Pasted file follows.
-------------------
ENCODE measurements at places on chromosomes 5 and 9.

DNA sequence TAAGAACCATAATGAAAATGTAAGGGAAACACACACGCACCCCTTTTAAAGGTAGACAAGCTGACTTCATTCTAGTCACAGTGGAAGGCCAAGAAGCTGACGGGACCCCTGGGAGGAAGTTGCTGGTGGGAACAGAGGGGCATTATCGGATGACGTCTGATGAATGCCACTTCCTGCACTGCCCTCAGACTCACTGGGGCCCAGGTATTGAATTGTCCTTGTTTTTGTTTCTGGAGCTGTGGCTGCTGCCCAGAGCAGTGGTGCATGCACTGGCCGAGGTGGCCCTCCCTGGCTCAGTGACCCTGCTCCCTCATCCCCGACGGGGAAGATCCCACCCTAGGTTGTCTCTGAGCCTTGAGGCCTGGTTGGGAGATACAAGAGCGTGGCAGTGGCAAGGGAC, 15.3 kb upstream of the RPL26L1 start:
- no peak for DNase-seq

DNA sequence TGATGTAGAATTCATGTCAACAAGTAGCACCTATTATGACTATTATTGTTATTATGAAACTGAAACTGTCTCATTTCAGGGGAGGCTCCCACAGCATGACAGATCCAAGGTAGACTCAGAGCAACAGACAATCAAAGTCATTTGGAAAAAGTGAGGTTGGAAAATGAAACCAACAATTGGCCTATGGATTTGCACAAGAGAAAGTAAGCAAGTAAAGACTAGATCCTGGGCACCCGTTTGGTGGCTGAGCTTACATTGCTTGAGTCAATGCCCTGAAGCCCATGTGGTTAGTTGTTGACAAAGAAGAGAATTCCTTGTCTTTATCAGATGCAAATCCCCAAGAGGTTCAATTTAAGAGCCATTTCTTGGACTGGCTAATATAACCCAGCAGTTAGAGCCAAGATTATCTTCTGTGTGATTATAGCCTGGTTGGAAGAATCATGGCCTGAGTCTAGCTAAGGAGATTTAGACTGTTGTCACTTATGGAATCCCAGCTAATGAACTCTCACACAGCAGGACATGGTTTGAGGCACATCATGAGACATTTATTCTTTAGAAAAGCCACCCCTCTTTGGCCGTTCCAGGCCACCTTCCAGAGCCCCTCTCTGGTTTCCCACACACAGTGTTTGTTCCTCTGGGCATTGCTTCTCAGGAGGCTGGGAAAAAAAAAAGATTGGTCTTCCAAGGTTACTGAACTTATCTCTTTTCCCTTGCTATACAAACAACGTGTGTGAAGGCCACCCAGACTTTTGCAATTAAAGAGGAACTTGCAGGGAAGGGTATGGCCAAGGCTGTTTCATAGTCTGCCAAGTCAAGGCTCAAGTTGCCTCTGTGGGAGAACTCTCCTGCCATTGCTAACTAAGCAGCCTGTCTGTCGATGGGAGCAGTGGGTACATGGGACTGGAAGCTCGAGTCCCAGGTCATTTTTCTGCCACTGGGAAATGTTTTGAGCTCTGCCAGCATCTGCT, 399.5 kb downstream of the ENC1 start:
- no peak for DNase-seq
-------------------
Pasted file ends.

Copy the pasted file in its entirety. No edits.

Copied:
ENCODE measurements at places on chromosomes 5 and 9.

DNA sequence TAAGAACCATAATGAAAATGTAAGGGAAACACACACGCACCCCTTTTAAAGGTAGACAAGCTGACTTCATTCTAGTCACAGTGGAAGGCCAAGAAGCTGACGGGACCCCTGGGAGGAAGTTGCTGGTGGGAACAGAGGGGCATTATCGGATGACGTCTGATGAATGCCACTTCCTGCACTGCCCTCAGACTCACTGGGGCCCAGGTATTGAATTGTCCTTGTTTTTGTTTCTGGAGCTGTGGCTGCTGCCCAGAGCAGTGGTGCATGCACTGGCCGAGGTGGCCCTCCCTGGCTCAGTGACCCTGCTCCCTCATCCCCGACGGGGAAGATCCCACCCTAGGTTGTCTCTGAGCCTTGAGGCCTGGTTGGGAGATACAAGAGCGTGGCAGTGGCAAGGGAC, 15.3 kb upstream of the RPL26L1 start:
- no peak for DNase-seq

DNA sequence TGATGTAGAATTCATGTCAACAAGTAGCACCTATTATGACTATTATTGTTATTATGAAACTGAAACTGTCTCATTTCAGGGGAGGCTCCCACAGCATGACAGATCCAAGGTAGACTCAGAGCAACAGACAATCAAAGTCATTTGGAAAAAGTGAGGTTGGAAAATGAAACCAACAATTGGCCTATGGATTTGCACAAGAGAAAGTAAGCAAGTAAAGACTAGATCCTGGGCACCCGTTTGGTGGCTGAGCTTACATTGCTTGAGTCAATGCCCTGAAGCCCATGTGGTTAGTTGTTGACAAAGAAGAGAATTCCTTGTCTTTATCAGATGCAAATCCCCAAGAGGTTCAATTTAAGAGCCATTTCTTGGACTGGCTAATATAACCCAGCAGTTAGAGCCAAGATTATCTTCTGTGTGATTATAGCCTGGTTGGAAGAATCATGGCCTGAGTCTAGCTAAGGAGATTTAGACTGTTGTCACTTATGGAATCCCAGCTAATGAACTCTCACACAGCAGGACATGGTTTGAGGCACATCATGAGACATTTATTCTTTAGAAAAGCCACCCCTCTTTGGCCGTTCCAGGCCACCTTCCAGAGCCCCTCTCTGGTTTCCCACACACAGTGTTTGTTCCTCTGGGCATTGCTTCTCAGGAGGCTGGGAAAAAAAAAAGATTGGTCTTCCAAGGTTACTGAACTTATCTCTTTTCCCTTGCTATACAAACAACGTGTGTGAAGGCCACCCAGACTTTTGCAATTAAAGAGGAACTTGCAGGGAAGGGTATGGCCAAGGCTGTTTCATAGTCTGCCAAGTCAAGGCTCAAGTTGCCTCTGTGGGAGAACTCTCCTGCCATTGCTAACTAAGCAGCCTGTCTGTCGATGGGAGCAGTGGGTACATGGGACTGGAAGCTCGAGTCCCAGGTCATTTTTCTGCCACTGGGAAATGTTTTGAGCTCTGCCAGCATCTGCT, 399.5 kb downstream of the ENC1 start:
- no peak for DNase-seq